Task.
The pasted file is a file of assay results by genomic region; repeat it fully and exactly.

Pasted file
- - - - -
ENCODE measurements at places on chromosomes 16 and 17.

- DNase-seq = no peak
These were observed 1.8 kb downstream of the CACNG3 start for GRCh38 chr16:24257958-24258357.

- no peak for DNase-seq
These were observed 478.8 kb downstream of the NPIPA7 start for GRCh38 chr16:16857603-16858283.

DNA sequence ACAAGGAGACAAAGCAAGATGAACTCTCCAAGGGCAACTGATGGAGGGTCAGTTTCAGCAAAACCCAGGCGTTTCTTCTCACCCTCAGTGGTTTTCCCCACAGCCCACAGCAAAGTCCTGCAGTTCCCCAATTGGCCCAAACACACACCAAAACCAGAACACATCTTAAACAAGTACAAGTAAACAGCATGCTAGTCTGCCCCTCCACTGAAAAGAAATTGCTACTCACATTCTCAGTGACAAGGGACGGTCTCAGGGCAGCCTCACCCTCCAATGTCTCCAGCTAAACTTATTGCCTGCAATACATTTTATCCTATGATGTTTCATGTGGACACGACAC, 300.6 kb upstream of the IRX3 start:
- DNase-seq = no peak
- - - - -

ENCODE measurements at places on chromosomes 16 and 17.

- DNase-seq = no peak
These were observed 1.8 kb downstream of the CACNG3 start for GRCh38 chr16:24257958-24258357.

- no peak for DNase-seq
These were observed 478.8 kb downstream of the NPIPA7 start for GRCh38 chr16:16857603-16858283.

DNA sequence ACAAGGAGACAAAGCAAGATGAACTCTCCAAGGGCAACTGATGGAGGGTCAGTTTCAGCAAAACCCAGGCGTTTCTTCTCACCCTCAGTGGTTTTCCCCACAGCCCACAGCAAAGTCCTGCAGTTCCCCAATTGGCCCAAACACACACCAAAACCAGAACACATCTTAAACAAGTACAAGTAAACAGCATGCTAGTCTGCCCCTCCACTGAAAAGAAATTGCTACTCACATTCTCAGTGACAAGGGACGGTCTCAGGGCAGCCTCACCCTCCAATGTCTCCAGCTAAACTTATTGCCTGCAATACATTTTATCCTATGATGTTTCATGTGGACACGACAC, 300.6 kb upstream of the IRX3 start:
- DNase-seq = no peak